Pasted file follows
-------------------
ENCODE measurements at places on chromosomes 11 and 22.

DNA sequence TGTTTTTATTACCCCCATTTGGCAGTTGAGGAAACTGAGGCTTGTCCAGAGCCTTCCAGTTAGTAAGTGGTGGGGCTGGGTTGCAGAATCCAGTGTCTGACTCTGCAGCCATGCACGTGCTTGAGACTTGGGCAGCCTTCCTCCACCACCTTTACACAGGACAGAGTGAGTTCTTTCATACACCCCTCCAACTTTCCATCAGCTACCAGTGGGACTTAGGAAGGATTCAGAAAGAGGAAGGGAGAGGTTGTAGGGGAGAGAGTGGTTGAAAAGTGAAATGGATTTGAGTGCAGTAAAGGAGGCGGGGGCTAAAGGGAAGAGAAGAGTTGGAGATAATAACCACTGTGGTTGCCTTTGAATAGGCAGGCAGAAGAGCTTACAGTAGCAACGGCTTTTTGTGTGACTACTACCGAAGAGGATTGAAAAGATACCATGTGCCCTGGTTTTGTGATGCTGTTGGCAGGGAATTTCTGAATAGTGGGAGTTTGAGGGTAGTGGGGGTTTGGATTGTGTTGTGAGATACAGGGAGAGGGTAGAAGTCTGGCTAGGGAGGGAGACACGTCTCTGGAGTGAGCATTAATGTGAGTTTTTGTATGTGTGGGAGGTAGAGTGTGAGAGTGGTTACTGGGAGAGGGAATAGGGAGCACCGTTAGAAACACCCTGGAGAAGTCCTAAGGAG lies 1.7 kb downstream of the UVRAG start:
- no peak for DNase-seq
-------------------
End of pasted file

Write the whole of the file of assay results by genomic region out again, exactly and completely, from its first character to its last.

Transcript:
ENCODE measurements at places on chromosomes 11 and 22.

DNA sequence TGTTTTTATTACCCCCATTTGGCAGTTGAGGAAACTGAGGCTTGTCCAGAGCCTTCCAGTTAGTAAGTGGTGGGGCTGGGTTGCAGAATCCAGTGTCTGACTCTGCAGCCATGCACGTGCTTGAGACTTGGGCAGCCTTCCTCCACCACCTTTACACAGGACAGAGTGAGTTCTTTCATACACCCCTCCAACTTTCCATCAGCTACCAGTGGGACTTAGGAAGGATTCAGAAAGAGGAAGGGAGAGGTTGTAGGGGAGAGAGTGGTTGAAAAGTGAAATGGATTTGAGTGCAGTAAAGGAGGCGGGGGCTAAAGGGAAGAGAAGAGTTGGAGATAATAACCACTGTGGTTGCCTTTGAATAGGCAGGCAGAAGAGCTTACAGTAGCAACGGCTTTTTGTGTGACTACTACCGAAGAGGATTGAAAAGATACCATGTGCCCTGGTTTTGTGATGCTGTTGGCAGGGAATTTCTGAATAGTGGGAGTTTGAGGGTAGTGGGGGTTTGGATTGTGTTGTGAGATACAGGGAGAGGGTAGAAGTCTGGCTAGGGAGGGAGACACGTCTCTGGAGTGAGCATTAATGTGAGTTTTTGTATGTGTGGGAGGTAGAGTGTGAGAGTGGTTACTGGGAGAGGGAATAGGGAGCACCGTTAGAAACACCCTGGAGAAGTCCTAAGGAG lies 1.7 kb downstream of the UVRAG start:
- no peak for DNase-seq